There is also the theory that French women are more comfortable with (and expecting of) sex, usually followed by the statistic that they wear more and/or better lingerie than the rest of us. Which may be true. I used to get my groceries at the UniPrix — even there they sold cute panties and bras. (Almost made up for the goat-pen stench of the cheese section nearby. ...)
Then there is the point that French men seem to still find women attractive as they age, but even the iconic, lovely Catherine Deneuve reportedly has had cosmetic work, so let's not dwell too long on the implications.
Anyway, my point is allure. They have it. Here's my two cents on the heart of the reason why:
It has to do with language, and I'm not talking about the accent they have when they speak another language or the way they sound when they speak their own (which, just like any other language on the planet, can sound beautiful or boring or just plain ugly depending on who is speaking and what they are saying).
There's a theory in the study of linguistics that goes something like, in order to actually conceive of an experience, you have to have a word for it. The example often is the native Alaskans — evidently the cultures there had, I dunno, let's say 47 words for snow. I'm making up the exact number, but you get my drift. Because they have these specific words, they actually experience snow in infinitely more subtle ways than those of us who speak a language where the option is snow, or snow.
Which leads me back to La République. In French there exist a number of terms that are unique to their language and culture that have to do with beauty, a sense of one's self and the art of daily life in general. One of those terms is jolie laide, literally meaning pretty ugly — not “dude, that's pretty ugly,” but “although she has a big nose and bad skin and saddlebags, and her teeth maybe are a little crooked, there's something joyful and appealing about her; she's a woman you want to know.” It's linked to a sense of being bien dans sa peau, “good in your skin.”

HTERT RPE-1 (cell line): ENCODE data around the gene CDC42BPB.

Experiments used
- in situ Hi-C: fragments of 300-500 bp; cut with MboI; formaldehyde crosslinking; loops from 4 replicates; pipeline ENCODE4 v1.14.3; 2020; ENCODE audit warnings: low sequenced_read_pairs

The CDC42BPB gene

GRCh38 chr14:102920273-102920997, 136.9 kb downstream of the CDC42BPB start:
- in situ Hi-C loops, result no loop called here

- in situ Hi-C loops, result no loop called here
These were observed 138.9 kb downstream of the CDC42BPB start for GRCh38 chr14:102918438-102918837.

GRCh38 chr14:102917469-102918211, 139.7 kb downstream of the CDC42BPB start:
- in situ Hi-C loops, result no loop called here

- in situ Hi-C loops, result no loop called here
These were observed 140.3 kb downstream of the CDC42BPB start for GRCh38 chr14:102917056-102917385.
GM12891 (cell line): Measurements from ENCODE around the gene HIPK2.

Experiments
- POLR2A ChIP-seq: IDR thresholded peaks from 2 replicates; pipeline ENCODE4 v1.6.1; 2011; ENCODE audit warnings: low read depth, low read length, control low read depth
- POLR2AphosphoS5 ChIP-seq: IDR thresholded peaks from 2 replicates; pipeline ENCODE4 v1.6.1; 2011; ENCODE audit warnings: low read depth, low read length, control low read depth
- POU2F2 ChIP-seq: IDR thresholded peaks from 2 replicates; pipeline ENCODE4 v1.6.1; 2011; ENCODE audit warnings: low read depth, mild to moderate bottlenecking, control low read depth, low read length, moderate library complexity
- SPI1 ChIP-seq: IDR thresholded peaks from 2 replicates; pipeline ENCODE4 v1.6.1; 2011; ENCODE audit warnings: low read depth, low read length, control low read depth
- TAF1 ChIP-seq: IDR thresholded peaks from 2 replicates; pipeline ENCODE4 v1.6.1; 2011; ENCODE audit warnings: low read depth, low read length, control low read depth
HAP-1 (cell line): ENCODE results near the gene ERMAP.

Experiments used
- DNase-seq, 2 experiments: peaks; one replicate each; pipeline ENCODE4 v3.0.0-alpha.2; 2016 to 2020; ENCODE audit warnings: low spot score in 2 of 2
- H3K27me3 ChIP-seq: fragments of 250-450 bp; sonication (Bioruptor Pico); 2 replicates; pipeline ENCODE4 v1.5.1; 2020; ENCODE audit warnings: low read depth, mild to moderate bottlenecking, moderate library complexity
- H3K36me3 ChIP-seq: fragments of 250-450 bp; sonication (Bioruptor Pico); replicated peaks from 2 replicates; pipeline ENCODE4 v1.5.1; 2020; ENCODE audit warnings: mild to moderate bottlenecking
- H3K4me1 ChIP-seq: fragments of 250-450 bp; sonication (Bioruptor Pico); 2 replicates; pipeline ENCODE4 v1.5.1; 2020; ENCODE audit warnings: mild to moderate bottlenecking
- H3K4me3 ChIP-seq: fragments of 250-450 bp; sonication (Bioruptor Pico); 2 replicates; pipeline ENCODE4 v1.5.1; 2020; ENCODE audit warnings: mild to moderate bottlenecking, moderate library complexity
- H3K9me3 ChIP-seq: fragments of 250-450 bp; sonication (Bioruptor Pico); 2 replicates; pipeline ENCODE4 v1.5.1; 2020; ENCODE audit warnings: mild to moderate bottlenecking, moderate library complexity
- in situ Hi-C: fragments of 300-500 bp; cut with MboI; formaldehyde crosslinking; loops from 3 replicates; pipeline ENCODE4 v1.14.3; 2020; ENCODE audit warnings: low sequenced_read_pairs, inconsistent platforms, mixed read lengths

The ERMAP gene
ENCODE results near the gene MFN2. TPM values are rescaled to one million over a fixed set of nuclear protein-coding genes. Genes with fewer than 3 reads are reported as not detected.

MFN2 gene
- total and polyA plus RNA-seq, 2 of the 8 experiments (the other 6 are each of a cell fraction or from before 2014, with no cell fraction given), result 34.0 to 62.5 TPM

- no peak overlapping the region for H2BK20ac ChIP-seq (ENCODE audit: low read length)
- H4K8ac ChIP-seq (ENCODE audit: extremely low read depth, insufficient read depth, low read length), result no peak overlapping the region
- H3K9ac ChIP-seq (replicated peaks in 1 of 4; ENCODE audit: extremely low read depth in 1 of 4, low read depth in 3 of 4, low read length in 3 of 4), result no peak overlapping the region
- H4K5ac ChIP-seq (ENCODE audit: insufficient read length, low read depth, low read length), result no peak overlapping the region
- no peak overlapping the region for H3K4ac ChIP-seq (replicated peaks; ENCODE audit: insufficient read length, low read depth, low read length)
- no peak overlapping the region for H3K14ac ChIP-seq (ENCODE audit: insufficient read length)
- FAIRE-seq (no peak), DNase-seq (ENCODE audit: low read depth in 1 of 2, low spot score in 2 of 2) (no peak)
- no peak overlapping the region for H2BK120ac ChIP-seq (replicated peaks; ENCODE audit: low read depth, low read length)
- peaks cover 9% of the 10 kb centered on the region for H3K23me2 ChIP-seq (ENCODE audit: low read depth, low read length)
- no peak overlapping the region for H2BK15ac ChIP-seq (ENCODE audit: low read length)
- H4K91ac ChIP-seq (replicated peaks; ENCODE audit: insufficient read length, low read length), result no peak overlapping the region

I've heard that expression used in our country, but I have never seen it practiced to the extent it is in France. A certain unapologetic attitude. That unapologetic attitude is really annoying if you're at the post office and your mail is three weeks late, say, or if you're at a restaurant and would just like some service s'il vous plaît, but when it comes to who you are in the world, how you look, what you care about, that attitude is like the brightness of the flame moths kill themselves for.
Here, too often I hear women say — and have, I admit, at times said myself — that they will get a new job/start dating/start living when they lose weight, get Botox, get lipo, have a makeover, have money enough to buy nice clothes. The appeal of the French woman has to do with this. Insecurity, sure, they have it — they just don't usually make it some kind of a fetish the way so many of us seem to.
So tie your scarf, put your shoulders back, drink your glass of wine and don't apologize for any of it, and you'll have learned all the French you need.
French actress Marion Cotillard exudes sensuality.Frazer Harrison/Getty Images